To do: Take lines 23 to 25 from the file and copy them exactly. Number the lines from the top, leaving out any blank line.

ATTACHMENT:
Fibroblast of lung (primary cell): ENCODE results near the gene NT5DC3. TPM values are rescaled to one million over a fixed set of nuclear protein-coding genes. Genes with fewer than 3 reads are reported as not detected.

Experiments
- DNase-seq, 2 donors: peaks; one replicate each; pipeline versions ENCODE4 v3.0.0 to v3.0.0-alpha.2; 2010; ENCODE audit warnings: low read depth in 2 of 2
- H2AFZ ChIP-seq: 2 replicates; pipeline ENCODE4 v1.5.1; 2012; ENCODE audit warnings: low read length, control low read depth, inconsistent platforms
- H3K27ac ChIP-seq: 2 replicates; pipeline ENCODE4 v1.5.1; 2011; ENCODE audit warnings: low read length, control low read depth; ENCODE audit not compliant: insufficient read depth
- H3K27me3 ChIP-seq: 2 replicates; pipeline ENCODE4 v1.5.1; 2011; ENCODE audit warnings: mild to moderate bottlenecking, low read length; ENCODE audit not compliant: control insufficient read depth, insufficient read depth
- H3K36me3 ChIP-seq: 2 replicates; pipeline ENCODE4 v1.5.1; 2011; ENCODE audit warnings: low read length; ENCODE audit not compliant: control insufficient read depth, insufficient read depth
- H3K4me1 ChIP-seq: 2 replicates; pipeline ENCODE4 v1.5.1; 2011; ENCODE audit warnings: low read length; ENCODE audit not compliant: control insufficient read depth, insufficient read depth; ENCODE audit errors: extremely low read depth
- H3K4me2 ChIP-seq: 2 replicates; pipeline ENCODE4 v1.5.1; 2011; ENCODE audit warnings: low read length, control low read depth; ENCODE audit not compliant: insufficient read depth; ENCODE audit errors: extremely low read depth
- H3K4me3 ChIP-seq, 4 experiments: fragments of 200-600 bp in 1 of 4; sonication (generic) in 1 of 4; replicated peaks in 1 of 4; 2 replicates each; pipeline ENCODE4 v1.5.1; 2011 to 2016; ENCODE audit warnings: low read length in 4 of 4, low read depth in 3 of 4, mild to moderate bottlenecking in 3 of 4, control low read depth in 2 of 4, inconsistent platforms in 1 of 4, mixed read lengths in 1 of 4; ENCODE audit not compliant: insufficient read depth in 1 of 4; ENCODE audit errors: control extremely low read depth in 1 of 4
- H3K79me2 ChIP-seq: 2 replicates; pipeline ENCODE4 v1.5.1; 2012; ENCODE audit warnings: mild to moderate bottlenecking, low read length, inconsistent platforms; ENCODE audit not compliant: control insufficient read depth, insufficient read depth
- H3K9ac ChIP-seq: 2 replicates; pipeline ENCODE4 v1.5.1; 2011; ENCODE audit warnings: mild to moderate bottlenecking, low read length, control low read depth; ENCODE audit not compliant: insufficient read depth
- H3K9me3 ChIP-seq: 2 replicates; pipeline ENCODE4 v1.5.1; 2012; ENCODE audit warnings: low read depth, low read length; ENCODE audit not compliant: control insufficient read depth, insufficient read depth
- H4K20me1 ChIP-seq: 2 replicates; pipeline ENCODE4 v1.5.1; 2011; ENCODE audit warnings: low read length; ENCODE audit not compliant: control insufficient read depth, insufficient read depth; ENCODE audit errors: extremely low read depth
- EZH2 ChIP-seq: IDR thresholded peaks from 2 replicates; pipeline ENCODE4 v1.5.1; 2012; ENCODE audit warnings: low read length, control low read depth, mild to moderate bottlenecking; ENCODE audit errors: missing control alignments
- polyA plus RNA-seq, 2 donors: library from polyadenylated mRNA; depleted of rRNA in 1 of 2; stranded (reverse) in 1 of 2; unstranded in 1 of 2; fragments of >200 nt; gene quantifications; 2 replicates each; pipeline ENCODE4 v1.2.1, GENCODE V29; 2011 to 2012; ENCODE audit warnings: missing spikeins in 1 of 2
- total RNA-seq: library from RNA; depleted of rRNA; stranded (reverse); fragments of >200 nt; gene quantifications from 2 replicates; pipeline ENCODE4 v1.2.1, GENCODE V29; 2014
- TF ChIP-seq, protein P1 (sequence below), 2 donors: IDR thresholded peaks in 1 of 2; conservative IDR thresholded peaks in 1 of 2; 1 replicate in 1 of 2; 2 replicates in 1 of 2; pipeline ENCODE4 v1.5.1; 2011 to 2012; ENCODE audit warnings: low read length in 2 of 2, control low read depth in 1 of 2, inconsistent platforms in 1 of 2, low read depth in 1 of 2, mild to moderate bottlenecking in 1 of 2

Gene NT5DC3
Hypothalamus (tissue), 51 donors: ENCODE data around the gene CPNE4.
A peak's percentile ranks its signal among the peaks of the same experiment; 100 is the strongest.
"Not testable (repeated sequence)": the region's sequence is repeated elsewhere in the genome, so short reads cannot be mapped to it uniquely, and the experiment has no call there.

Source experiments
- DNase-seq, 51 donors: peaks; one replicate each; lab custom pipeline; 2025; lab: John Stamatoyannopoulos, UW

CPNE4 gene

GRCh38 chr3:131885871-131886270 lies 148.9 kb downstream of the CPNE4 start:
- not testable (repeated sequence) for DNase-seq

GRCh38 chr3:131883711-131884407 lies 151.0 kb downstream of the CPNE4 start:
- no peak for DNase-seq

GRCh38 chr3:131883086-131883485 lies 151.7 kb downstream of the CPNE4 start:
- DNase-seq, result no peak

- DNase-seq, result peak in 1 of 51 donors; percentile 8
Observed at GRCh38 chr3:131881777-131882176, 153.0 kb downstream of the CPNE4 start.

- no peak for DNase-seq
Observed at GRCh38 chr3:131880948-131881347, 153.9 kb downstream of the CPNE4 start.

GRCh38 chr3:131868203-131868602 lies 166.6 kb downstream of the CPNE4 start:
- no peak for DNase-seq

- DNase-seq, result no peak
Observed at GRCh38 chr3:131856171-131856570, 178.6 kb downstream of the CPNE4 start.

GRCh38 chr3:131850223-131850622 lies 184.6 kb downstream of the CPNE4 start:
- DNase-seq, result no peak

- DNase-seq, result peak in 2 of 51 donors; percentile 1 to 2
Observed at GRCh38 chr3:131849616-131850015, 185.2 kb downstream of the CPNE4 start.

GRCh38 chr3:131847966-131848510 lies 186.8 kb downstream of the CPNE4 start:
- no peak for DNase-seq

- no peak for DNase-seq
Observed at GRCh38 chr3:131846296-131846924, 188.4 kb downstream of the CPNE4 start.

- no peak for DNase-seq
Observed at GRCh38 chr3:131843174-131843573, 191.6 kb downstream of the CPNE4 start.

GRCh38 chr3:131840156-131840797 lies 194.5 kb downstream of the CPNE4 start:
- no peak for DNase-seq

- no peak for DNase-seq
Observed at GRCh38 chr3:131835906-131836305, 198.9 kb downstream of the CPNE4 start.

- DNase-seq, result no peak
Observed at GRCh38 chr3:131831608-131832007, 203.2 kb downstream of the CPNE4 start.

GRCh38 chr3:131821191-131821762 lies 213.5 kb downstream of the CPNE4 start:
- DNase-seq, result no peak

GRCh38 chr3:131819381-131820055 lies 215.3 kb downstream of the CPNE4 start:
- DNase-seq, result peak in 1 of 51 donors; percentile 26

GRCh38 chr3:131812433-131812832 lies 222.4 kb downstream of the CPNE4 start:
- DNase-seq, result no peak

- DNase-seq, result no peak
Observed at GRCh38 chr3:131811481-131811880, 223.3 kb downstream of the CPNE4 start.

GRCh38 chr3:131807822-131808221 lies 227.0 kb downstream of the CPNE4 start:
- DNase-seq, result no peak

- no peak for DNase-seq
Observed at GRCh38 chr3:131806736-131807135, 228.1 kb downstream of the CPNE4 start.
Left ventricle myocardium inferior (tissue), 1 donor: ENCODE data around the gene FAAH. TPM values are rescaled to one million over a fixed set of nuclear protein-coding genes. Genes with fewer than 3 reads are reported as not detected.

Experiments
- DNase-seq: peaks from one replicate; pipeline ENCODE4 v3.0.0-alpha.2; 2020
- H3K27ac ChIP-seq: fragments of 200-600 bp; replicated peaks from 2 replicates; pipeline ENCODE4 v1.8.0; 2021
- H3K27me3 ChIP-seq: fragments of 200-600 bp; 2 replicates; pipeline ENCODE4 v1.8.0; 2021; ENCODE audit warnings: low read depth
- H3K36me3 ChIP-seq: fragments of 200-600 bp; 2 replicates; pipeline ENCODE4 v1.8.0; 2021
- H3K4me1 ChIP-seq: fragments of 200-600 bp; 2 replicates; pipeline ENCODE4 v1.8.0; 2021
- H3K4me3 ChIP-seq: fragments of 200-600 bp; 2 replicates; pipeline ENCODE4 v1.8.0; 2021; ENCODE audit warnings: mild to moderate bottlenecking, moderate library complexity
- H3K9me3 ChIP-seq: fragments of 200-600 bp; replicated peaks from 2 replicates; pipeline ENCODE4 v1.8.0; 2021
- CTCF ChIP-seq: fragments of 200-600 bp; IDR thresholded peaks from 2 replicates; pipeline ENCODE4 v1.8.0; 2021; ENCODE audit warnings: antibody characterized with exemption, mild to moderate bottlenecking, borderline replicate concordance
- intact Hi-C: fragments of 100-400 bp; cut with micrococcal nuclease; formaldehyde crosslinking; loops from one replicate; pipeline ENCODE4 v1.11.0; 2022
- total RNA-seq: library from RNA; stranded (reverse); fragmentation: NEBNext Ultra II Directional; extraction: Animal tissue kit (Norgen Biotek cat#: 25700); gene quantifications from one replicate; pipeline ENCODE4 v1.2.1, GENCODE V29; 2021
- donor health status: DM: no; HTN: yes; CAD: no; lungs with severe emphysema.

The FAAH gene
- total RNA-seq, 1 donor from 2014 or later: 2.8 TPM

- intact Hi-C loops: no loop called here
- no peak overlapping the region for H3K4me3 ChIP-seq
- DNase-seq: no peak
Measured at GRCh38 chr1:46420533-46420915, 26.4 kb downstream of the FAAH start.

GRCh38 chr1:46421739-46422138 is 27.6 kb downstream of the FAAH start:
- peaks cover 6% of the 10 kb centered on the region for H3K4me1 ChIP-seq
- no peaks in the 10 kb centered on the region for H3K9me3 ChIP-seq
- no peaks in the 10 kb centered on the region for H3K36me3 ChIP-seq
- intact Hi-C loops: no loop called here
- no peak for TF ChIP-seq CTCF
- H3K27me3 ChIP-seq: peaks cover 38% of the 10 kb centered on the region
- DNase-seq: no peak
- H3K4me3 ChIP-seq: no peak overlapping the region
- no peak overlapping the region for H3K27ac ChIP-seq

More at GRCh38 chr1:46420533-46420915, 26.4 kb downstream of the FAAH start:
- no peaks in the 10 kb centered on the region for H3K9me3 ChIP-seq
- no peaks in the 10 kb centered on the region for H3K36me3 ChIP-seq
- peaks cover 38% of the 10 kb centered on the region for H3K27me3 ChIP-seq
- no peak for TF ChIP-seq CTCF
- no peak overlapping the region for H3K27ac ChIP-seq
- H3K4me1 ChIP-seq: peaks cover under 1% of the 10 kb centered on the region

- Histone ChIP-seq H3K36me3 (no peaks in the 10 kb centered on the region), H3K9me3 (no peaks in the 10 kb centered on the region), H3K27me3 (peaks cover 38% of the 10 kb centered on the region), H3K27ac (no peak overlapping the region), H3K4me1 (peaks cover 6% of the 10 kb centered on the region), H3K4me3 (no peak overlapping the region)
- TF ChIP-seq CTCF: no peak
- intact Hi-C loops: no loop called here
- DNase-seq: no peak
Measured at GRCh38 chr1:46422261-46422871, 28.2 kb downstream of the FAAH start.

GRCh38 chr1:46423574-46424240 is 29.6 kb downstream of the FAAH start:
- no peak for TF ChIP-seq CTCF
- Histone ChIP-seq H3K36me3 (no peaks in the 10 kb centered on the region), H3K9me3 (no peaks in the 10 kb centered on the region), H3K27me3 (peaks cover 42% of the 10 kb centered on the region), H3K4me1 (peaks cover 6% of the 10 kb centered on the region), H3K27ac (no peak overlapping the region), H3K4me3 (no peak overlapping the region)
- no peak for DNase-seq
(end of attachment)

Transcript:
Source experiments
- DNase-seq, 51 donors: peaks; one replicate each; lab custom pipeline; 2025; lab: John Stamatoyannopoulos, UW

CPNE4 gene